Written By: Louisa Symington-Mills 15/9/15
Louisa Symington-Mills offers advice to a reader worried about introducing her girlfriend to work colleagues.
My boss is organising a celebratory dinner in honour of a big project we’ve recently completed, and has decided that the event should include ‘other halves’ too. That’s all very well – except I’m gay, and I haven’t come out at work. I’m fairly new here and preferred to keep it quiet. My boss expects everyone to attend and while I don’t want to lie and deny having a partner (I’ve been with my girlfriend for six months), I don’t want to attract attention to my personal life yet. Should I come clean?
A matter of trust
Only you can decide whether or not to reveal your sexuality at work; as you say, it’s your personal life, and you have every right to keep it that way if you wish.
When joining a new firm it’s natural for anyone – regardless of their gender or sexual orientation – to want to keep key personal details to themselves while they familiarise themselves with new colleagues, a new workplace culture, and focus on getting to know a new role.
You’re certainly not alone in keeping quiet at work about being gay. A report, ‘LGBT Diversity: Show Me The Business Case’, published earlier this year showed that 17 per cent of LGBT employees in the UK have not disclosed their sexuality to anyone at work, with a further 21 per cent out to a few trusted people only.
A watershed moment?
However, maintaining a clear divide between work and home is also likely to be incredibly challenging, tiring and stressful and – on occasions, as you’ve just encountered – the lines may necessarily blur, making it much harder to keep your personal life shut away.
This celebratory dinner may prove to be your watershed moment. But whether you choose to tell your colleagues now will depend in part on why you’ve chosen to keep your sexuality quiet up until this point. If you’re concerned about your possible treatment at work, please remember the Equality Act 2010 made it unlawful to discriminate on the grounds of sexual orientation.
The act applies to all aspects of employment, including training, recruitment, promotion and dismissal. But there may equally be other factors that have influenced your stance and which I imagine you’ve spent much time considering since you joined your new employer:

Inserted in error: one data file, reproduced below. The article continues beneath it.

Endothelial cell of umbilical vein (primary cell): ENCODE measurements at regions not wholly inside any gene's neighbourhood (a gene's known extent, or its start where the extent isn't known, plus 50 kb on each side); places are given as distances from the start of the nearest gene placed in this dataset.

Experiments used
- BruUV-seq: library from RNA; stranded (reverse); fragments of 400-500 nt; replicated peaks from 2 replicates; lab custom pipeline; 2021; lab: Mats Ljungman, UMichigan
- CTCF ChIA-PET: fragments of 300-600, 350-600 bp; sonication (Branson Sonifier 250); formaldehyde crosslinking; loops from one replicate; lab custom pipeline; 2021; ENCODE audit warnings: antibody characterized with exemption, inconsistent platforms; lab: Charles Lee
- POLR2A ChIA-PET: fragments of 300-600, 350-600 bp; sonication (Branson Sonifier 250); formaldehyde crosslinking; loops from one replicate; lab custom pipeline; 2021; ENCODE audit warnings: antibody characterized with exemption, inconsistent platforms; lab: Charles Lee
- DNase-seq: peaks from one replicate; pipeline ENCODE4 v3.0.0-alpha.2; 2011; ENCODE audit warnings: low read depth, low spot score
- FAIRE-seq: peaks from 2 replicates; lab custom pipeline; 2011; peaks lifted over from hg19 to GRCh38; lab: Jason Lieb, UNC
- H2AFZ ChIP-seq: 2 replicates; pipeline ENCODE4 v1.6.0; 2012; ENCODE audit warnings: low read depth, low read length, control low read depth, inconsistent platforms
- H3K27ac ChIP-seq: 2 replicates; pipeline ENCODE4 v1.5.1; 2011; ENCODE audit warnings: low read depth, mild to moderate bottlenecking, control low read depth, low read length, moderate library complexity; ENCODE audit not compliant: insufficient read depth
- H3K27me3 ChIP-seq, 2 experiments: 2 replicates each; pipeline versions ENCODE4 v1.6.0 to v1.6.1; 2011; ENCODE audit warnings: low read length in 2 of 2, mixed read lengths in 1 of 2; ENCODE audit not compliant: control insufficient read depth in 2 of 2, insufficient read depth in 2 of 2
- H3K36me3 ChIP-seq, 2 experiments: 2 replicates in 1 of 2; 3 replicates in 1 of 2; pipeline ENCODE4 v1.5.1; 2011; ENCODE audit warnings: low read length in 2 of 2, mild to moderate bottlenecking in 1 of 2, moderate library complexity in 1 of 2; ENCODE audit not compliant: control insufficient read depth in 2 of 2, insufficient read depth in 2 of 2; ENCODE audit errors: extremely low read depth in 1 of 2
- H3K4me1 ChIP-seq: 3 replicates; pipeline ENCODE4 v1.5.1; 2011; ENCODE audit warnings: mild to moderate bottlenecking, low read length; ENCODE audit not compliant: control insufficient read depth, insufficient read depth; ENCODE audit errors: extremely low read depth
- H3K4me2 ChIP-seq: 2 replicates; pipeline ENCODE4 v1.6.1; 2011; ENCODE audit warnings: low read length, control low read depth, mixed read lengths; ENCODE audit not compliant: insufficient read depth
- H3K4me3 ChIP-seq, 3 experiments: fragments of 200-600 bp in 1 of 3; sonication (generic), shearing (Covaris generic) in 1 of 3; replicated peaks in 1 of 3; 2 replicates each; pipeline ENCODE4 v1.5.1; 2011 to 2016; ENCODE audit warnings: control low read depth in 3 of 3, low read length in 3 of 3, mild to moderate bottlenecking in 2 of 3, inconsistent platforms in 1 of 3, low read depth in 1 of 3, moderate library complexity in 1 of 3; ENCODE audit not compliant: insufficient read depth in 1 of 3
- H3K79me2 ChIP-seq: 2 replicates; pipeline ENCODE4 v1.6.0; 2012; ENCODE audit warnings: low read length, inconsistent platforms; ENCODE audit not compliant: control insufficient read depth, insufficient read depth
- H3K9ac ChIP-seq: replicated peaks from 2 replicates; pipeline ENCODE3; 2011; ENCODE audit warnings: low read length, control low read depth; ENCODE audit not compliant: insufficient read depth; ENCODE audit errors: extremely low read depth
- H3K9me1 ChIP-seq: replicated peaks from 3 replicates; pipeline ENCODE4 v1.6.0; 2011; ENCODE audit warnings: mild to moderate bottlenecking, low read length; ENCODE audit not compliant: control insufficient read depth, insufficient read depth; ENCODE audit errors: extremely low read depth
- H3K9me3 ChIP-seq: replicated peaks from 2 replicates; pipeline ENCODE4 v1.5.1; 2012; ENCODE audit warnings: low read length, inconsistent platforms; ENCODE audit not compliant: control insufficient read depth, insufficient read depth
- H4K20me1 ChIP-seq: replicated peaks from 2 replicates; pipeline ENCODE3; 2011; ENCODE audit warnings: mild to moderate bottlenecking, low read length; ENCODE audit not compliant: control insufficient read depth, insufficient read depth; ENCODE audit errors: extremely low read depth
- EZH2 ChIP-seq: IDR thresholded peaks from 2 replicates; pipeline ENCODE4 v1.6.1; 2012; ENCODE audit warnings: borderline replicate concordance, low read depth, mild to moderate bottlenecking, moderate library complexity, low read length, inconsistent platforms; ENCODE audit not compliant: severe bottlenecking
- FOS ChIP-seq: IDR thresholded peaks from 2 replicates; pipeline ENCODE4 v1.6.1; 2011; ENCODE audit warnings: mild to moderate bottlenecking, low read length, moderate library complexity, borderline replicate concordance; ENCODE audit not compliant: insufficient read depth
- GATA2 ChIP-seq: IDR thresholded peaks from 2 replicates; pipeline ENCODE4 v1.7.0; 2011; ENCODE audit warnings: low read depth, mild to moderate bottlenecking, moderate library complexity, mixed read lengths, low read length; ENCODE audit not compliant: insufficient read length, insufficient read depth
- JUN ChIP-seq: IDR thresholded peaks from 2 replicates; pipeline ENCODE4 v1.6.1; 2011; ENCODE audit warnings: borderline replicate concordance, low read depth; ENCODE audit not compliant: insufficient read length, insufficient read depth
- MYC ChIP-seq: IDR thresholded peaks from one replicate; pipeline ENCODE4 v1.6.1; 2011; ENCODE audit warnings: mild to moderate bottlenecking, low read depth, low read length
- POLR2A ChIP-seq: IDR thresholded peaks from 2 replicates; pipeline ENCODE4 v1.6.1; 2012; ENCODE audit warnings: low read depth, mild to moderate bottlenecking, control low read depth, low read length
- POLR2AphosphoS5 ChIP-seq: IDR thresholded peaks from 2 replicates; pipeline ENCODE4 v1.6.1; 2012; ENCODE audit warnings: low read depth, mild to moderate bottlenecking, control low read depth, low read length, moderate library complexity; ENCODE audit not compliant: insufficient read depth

• How confident and comfortable you feel personally in your sexuality/identity, and in discussing LGBT issues
• Your awareness of your firm’s approach to diversity and cultural acceptance of LGBT people
• Your trust in your colleagues and faith that, if you tell certain people who you work closely with, that information would be held in confidence if necessary
• Your judgement as to whether being out at work would create any personal risks to you in terms of harassment or bullying.
Share what you’re comfortable with
If you decide you’d like to use this celebratory dinner as an opportunity to come out to either selected colleagues or all, then start slowly by finding an ally you can open up to. Remember, although Apple’s CEO Tim Cook came out at work through an incredibly public blog, taking a quieter approach doesn’t mean you’re any less brave.
Begin by sharing whatever information you’re comfortable with, with a colleague you know you can trust and who is LGBT-supportive. Your confidence will increase and you’ll gain strength to open up to others.
And of course, there’s your boss. You could, of course, not say anything (perhaps he doesn’t fall into your category of someone trusted) and surprise him by showing up at the dinner with your girlfriend, but I wouldn’t favour such an abrupt approach; a matter-of-fact word away from the desk would be a better way forward.
Don’t feel pressured
There are lots of support mechanisms providing useful information and resources that may be helpful to you as you decide if, how and when to come out at work.
Start close to home: talk to your girlfriend and take time to find out more about your firm’s approach to LGBT and your rights as an employee. Your HR department should be help to offer help and support.
If your employer doesn’t have an LGBT network already, consider starting one – they can be a great way to encourage employees to share information and ensure diversity remains at the forefront of management thinking.
Make use of Stonewall, which has significant online resources and also runs local support groups, while the LGBT Foundation offers a helpline and email advice.
And finally, don’t be pressured into a decision by this particular event. Focus on choosing the route that will make you most comfortable and allow you to perform your job as well as you can.
Louisa Symington-Mills works in private equity as a COO and is founder and CEO of Citymothers and Cityfathers, networks of more than 6,000 parents in City careers. She is The Telegraph’s careers agony aunt.
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Source: The Telegraph